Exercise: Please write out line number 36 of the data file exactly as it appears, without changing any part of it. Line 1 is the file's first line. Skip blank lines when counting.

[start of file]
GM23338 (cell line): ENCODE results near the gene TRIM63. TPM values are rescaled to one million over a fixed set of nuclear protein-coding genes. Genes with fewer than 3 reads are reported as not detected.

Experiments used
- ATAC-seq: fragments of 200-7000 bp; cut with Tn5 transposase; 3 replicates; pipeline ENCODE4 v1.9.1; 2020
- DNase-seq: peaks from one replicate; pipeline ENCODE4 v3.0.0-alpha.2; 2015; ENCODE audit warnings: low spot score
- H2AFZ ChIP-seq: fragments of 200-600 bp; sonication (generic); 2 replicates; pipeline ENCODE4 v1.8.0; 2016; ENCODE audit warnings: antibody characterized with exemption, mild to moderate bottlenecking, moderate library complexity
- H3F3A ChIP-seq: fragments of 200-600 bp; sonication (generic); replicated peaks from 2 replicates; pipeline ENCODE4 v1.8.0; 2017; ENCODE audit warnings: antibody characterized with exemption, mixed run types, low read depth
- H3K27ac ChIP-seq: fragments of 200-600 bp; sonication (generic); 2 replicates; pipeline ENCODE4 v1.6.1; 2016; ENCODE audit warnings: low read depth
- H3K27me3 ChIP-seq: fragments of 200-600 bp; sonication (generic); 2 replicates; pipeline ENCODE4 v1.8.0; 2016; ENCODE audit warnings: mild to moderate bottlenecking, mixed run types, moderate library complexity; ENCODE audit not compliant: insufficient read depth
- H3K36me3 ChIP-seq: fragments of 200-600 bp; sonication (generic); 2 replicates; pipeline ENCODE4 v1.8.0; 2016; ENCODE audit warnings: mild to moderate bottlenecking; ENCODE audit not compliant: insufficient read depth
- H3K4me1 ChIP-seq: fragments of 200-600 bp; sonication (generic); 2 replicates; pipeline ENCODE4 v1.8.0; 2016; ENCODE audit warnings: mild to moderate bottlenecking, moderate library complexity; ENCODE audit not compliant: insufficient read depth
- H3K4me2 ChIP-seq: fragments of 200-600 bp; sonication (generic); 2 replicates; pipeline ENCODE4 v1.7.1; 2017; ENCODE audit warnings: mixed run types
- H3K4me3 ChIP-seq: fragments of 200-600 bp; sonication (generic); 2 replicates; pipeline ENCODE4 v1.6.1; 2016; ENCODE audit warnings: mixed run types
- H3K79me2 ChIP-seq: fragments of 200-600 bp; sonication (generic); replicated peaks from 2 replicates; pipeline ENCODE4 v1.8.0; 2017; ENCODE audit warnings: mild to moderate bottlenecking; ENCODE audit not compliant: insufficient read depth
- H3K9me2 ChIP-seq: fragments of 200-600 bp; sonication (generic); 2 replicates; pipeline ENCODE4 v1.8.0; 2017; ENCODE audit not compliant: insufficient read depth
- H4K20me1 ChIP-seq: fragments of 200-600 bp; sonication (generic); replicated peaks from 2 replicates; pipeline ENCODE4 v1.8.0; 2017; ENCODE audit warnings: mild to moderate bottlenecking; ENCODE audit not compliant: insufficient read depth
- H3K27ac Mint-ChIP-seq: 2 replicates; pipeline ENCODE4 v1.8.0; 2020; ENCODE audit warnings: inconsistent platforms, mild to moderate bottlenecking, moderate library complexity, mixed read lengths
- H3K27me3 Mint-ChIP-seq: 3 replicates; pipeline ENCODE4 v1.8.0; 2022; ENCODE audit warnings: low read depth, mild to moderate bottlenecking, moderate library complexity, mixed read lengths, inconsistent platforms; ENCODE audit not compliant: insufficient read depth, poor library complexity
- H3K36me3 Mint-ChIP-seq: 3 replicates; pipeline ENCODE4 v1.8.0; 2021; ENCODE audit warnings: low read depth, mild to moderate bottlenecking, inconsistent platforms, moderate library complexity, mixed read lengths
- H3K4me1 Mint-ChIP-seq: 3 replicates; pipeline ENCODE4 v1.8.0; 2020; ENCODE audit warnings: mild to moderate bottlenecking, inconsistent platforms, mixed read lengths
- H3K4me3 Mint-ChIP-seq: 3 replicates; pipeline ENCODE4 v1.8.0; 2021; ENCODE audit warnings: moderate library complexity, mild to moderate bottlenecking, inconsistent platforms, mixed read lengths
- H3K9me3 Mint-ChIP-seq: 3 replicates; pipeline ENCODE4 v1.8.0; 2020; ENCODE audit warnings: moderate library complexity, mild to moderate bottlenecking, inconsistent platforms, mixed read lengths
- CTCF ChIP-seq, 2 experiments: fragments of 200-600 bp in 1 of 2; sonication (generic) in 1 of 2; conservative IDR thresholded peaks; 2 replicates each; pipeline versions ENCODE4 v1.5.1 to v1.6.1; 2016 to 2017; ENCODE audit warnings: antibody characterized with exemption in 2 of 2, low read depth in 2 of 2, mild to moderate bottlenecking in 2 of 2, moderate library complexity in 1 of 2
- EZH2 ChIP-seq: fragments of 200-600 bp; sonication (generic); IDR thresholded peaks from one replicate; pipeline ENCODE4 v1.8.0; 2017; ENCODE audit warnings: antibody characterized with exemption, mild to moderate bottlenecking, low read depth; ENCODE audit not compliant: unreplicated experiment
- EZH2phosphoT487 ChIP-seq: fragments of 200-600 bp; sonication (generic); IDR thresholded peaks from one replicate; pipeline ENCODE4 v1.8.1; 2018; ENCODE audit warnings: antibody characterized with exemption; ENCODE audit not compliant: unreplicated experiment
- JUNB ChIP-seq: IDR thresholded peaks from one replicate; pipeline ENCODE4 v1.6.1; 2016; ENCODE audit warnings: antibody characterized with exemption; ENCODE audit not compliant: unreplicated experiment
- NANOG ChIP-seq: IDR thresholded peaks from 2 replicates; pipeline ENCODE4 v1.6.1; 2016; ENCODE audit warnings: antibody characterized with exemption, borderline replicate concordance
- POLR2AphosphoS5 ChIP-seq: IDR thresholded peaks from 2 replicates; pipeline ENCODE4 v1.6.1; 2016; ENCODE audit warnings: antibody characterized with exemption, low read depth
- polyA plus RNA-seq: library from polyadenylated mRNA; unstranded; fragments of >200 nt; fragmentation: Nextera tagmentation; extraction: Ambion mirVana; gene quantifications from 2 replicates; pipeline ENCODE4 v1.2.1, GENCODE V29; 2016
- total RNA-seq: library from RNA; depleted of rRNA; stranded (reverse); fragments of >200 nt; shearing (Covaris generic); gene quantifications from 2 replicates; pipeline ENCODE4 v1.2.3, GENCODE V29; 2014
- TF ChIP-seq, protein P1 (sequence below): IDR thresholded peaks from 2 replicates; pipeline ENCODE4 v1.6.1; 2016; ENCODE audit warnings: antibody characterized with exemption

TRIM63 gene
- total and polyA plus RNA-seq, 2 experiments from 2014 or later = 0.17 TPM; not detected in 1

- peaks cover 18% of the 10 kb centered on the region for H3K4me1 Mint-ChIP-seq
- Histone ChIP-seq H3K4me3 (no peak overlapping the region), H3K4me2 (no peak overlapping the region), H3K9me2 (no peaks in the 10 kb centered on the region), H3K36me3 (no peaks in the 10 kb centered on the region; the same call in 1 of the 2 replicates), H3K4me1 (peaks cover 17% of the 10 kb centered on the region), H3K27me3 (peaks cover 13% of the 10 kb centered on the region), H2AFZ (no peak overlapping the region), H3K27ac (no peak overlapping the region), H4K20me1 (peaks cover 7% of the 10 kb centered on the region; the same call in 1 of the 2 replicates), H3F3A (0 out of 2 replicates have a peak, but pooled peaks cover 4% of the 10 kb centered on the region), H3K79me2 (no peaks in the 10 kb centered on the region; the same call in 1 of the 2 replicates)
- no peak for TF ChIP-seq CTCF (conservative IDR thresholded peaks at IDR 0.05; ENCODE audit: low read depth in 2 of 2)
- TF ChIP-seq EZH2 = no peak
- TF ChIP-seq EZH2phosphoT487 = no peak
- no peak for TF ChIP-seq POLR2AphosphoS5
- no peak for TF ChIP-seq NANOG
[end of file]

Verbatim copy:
- TF ChIP-seq EZH2 = no peak